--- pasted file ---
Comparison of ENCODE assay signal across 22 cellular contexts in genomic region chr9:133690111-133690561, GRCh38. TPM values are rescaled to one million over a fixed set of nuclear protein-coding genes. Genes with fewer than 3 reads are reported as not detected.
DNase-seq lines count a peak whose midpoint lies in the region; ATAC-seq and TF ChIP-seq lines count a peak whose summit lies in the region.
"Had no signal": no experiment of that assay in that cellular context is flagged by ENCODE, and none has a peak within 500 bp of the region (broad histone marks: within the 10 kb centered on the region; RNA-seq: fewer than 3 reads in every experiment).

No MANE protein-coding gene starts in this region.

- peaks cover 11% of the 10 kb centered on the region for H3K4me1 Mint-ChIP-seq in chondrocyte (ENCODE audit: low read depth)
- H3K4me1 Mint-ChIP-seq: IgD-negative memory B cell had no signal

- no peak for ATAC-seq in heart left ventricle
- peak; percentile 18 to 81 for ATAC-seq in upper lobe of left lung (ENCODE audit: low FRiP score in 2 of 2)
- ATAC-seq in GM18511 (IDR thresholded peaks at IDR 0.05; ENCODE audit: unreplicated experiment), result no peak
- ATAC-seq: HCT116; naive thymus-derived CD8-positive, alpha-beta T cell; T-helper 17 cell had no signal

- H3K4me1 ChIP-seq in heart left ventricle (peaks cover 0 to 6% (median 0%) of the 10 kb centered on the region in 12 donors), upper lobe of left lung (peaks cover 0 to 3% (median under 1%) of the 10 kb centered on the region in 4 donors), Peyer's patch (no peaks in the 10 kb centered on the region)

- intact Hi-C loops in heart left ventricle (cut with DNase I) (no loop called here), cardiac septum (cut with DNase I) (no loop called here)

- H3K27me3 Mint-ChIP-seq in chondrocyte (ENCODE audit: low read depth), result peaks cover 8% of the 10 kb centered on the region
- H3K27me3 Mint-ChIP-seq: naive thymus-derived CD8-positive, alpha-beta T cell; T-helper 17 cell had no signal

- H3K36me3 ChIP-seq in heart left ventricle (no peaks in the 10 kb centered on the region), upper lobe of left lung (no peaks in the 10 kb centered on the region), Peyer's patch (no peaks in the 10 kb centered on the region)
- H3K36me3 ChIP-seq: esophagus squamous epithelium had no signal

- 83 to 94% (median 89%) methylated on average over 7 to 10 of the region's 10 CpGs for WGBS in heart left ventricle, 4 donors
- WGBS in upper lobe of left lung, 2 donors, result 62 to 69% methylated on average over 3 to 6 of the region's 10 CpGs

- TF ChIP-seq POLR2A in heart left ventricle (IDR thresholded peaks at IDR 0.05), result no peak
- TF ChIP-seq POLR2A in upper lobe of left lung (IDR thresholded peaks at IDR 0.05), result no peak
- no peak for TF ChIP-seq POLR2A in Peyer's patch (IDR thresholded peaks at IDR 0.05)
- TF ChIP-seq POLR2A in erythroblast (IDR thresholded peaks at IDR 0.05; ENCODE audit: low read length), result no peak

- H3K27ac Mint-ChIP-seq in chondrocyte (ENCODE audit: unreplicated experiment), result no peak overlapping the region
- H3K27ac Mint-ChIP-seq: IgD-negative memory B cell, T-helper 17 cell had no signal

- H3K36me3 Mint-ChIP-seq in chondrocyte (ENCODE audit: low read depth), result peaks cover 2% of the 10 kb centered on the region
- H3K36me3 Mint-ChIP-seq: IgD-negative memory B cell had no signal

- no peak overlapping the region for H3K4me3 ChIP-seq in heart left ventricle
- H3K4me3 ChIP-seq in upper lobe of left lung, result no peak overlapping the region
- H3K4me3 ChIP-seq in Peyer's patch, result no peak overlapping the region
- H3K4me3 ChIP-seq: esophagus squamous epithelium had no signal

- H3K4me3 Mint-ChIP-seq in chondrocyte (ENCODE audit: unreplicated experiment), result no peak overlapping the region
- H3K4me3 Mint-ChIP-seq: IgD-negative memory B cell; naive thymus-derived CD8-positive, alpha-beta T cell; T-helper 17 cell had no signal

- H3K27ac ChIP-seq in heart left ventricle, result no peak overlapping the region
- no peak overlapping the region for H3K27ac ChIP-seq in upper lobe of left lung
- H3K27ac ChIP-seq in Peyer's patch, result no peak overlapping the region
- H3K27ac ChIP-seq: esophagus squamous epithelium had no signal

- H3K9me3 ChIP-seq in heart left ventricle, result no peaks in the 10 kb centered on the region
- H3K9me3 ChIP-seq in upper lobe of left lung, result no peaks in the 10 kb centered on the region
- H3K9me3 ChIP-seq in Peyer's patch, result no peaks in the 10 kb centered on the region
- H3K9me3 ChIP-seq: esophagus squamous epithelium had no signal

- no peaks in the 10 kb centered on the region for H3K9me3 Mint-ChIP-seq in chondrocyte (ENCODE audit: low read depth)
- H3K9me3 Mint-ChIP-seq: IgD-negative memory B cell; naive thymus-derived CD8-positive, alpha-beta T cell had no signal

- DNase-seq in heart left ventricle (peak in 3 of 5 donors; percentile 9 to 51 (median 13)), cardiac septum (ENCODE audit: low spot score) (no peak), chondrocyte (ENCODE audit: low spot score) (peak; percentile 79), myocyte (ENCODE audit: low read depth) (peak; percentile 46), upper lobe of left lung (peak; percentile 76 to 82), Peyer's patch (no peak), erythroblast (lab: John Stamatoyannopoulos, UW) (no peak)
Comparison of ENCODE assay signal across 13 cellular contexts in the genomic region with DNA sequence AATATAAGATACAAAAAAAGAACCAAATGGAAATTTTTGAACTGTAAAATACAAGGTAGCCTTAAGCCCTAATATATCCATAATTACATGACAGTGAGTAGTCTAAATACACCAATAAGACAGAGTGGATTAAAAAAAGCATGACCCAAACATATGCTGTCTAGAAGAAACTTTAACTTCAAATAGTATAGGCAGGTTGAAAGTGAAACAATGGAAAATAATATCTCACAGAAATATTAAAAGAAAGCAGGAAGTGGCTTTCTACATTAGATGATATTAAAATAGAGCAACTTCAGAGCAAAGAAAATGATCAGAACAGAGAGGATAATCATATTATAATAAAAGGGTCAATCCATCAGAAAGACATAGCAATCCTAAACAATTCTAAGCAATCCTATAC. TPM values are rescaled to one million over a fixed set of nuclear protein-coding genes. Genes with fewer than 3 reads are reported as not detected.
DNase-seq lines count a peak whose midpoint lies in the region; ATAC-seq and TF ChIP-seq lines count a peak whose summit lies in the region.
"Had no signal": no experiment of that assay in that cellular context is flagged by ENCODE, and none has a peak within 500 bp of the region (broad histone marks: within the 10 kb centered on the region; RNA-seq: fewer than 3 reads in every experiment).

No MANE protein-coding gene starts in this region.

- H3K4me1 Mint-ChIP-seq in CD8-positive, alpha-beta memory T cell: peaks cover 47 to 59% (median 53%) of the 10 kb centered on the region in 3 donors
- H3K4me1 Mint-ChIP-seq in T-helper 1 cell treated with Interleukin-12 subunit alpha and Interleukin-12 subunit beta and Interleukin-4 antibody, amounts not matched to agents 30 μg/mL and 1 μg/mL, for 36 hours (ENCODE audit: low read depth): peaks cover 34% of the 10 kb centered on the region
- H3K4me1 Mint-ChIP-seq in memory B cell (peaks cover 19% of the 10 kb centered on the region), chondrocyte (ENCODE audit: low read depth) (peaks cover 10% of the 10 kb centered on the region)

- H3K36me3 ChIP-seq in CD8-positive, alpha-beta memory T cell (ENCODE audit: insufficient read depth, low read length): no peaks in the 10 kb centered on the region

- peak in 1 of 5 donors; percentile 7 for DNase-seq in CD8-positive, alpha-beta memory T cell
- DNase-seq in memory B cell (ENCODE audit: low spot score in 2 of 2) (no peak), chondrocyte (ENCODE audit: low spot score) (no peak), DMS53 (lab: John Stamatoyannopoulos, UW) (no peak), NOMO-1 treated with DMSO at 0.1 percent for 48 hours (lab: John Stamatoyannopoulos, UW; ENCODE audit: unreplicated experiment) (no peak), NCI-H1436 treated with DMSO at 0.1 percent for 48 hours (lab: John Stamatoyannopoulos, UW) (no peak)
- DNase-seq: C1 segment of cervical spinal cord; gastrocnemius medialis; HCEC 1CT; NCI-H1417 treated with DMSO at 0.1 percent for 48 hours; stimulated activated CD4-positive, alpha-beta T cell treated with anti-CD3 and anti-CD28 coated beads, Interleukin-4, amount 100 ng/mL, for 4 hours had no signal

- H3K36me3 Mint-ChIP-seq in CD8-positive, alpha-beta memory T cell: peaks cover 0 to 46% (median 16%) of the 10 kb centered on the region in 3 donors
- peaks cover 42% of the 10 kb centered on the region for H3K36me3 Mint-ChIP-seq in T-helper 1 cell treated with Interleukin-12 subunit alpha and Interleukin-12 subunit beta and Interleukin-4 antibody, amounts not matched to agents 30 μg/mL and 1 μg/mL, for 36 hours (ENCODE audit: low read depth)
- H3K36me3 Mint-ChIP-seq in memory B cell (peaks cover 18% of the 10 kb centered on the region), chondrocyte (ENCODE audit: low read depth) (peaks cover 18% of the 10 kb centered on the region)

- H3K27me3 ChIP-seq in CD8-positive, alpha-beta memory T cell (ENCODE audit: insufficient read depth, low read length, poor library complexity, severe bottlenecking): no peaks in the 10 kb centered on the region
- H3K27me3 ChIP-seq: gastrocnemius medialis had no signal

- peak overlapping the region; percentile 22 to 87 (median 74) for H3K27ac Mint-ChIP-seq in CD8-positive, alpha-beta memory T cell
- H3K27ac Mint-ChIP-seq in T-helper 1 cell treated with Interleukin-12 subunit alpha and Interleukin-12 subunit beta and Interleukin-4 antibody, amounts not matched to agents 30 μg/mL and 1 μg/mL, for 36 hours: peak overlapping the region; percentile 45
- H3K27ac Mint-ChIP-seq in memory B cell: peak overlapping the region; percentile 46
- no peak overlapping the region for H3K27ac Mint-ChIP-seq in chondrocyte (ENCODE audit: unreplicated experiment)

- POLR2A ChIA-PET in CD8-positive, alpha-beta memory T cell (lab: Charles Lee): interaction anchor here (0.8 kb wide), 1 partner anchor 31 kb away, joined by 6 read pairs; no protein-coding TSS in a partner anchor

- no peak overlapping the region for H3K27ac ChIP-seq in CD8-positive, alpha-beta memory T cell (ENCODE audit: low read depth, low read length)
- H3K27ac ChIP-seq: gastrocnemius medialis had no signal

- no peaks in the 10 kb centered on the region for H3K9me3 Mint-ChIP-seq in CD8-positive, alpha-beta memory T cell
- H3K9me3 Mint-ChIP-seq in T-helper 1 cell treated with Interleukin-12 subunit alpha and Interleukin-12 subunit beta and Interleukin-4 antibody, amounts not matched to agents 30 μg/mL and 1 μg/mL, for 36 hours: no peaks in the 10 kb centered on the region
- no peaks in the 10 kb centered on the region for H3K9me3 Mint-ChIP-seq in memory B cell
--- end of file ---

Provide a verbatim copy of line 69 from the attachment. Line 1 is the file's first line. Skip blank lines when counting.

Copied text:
- no peaks in the 10 kb centered on the region for H3K9me3 Mint-ChIP-seq in memory B cell